Sacking Stephen Hester to facilitate an early privatisation of Royal Bank of Scotland Group has stirred a new media storm but how long will it last? It deserves more than superficial attention. This is a short-sighted political fix which will do the economy and the taxpayer no favours.
Hester has had a dirty job to do over the last four years – sacking 30,000 staff, selling off businesses, often for less than was paid for them, disposing of duff loans at huge losses – but he has done it well. Morale in the bank is hardly likely to be high, but he has a positive approval rating from staff and the City like him. The Chancellor, however, doesn’t and he holds more than 80 per cent of the shares.
Selling the public stake in Royal Bank before the 2015 election will be a mammoth undertaking. Some £45 billion had to be pumped into the bank by the Government and to get that back in one go would be the biggest privatisation in British history, dwarfing BT, British Gas and British Rail.
The overhang of those shares is likely to depress the share price for the next few years and that, together with an economy which is flat-lining and continuing uncertainty in the Eurozone, make it a really hard job to get the taxpayers’ money back. Royal is in a much better state than it was when Hester arrived, but the job is not finished. It still has £40 billion of bad loans to dispose of, including the basket-case Irish subsidiary, Ulster Bank.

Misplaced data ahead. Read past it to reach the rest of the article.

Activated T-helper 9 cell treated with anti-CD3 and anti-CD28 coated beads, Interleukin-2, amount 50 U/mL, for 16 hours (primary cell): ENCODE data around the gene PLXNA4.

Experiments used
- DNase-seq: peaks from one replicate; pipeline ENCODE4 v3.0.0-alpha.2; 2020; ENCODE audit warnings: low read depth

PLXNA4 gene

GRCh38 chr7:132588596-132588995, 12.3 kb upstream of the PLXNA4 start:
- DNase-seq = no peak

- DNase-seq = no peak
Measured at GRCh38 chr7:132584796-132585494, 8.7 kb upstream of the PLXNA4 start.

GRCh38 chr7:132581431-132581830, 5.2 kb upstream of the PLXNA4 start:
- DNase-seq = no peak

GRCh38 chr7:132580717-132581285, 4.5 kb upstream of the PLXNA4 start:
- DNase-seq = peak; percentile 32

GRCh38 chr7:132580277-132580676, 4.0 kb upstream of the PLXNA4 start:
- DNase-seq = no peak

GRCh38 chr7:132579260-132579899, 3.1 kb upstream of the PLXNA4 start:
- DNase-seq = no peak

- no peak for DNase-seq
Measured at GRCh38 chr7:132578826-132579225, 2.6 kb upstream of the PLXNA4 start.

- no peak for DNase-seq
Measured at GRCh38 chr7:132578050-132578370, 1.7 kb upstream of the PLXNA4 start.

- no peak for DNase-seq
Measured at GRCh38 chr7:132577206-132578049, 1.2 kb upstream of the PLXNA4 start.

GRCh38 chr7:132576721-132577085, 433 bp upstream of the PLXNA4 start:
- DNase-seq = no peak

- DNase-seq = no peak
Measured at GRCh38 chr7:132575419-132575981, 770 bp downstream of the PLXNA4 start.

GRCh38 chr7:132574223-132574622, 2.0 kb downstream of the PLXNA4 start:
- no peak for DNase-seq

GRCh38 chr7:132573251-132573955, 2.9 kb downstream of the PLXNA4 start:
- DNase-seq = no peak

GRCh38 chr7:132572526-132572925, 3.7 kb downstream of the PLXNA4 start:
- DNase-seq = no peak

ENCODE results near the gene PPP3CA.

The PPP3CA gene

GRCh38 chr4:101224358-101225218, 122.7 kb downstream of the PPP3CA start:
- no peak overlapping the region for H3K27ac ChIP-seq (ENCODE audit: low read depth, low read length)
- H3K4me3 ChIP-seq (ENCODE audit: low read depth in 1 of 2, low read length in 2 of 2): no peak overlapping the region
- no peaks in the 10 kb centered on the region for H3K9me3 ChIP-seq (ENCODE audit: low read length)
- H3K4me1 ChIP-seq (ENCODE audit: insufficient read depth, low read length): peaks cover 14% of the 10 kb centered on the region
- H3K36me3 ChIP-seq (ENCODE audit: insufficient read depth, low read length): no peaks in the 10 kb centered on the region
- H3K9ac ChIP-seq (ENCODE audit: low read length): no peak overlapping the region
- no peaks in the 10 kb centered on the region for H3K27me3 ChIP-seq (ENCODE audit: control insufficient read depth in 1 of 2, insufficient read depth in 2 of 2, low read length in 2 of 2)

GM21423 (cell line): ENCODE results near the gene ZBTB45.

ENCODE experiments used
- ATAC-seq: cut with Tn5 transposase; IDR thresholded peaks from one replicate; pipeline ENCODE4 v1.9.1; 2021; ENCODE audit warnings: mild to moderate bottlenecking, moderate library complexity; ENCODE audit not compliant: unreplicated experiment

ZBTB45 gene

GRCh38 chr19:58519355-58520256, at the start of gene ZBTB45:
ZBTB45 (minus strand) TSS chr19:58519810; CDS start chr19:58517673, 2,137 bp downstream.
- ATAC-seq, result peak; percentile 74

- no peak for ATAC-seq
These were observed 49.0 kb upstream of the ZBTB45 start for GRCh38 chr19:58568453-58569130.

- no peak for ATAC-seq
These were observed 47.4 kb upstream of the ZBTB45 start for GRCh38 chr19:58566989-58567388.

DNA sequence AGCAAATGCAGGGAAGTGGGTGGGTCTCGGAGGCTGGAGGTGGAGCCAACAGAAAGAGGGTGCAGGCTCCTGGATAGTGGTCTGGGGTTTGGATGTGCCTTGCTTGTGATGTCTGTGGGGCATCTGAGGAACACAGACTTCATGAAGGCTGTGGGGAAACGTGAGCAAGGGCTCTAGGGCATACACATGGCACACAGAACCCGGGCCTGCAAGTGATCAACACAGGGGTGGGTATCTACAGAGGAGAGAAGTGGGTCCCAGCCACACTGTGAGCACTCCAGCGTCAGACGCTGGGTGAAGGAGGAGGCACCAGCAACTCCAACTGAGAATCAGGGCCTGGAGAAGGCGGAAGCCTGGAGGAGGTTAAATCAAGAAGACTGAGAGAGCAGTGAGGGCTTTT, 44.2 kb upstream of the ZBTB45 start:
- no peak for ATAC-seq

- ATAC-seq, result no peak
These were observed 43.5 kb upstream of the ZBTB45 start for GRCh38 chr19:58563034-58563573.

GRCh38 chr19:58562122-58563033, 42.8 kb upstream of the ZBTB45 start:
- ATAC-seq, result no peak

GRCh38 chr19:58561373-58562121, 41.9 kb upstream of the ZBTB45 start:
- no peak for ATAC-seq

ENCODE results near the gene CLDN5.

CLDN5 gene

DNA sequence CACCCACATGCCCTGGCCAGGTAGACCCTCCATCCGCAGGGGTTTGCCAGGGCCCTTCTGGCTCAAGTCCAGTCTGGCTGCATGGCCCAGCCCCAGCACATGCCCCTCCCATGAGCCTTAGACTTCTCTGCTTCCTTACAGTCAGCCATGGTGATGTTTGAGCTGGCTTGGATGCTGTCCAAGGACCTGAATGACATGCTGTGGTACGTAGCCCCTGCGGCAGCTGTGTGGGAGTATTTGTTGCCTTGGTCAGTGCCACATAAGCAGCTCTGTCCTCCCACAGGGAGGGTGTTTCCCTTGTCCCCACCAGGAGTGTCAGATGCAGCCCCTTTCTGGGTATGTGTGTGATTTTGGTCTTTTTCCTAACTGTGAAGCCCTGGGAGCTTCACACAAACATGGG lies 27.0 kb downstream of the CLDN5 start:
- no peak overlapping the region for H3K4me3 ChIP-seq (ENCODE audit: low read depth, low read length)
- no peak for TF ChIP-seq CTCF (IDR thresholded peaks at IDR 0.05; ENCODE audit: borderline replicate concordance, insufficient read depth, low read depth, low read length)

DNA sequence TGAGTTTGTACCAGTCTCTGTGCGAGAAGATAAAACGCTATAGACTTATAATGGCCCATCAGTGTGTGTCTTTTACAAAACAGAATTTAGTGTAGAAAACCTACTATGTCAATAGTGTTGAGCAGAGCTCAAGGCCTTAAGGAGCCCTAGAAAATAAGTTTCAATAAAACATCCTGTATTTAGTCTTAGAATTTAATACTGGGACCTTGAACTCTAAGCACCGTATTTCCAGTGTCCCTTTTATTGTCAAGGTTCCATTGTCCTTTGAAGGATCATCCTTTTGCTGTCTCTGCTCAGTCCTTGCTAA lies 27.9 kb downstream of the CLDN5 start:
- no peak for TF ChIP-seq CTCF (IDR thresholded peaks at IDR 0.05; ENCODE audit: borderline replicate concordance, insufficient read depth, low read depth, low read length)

Hester is believed to have favoured a more gradual approach, with the Government trickling shares into the market over a number of years. Seems more sensible and more achievable.
But it would still leave RBS as a mammoth bank, with a balance sheet the size of the entire British economy and a commanding presence in domestic retail, business and corporate lending. Lack of competition is one of the fundamental problems in British banking – Lloyds and RBS between them have more than half the market – but the Government seems afraid to tackle it.
Breaking up RBS into regional banks – as Archbishop Justin Welby has suggested – would be one way to go about it. But that would take an extreme and radical politician to do that, someone like Ronald Reagan for example, who broke up the US telecoms giant AT&T, with massive benefits to the US economy in increased competition and innovation.
In case you missed it, you can catch Lord John McFall and me discussing RBS on BBC Newsnight Scotland on the iPlayer until 19 June 2013.